Core java interview questions series : Part 2

In interview questions series: part 1, we discussed some important questions which interviewer ask most of the time. Now is the time to take that discussion forward. In this post, I will talk about below given list of questions.

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Why finalize() method should be avoided?
Why HashMap should not be used in multithreaded environment? Can it cause infinite loop as well?
Explain abstraction and encapsulation? How are they related?
Difference between interfaces and abstract classes?
How StringBuffer save the memory?
Why wait and notify is declared in Object class instead of Thread ?
Write Java program to create deadlock in Java and fix it ?
What happens if your Serializable class contains a member which is not  serializable? How do you fix it?
Explain transient and volatile keywords in java?
Difference between Iterator and ListIterator?

Why finalize() method should be avoided?

We all know the basic statement that finalize() method is called by garbage collector thread before reclaiming the memory allocated to the object. See this program which prove that finalize() invocation is not guaranteed at all. Other reasons can be:

1) finalize() methods do not work in chaining like constructors. It means like when you call a constructor then constructors of all super classes will be invokes implicitly. But, in case of finalize methods, this is not followed. Super class’s finalize() should be called explicitly.

2) Any Exception thrown by finalize method is ignored by GC thread and it will not be propagated further, in fact it will not be logged in your log files. So bad, isn’t it?

3) Also, There is some performance penalty when finalize() in included in your class. In Effective java (2nd edition ) Joshua bloch says,

“Oh, and one more thing: there is a severe performance penalty for using finalizers. On my machine, the time to create and destroy a simple object is about 5.6 ns.
Adding a finalizer increases the time to 2,400 ns. In other words, it is about 430 times slower to create and destroy objects with finalizers.”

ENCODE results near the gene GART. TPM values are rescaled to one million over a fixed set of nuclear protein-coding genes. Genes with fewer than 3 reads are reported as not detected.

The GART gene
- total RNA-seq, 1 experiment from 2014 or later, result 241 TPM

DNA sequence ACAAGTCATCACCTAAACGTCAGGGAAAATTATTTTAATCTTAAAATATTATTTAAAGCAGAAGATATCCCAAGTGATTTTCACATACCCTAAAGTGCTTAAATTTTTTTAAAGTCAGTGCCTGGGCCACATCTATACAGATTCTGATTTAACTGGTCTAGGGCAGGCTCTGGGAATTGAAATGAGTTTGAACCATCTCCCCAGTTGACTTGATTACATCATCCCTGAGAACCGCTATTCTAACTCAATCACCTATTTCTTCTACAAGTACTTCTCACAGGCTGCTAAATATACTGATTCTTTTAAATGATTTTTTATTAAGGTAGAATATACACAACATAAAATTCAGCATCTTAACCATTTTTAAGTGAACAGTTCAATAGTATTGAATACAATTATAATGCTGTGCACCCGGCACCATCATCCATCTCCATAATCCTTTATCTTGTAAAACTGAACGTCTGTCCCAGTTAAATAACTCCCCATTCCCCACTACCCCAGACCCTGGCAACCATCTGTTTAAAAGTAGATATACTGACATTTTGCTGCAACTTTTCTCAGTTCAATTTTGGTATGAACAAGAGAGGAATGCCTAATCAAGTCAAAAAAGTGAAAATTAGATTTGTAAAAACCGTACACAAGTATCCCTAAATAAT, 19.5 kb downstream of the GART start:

Why HashMap should not be used in multithreaded environment? Can it cause infinite loop as well?

We know that HashMap is non-synchronized collection where as its synchronized counter-part is HashTable. So, when you are accessing the collection in multithreaded environment and all threads are accessing a single instance of collection, then its safer to use HashTable for various obvious reasons e.g. to avoid dirty reads and to maintain data consistency. In worst case, this mutithreaded environment can result in infinite loop as well.

Yes, it is true. HashMap.get() can cause an infinite loop. Lets see how??

If you look at the source code HashMap.get(Object key) method, it looks like this:

public Object get(Object key) {
	Object k = maskNull(key);
	int hash = hash(k);
	int i = indexFor(hash, table.length);
	Entry e = table[i];
	while (true) {
		if (e == null)
			return e;
		if (e.hash == hash && eq(k, e.key))
			return e.value;
		e = e.next;
	}
}

while(true) can always be a victim of infinite loop at runtime in multithreaded environment, IF, somehow e.next can point to itself. This will result in infinite loop. But, how e.next will point to itself (i.e. e).

This can happen in void transfer(Entry[] newTable) method, which is invoked at time the HashMap resizing is done.

do {
	Entry next = e.next;
	int i = indexFor(e.hash, newCapacity);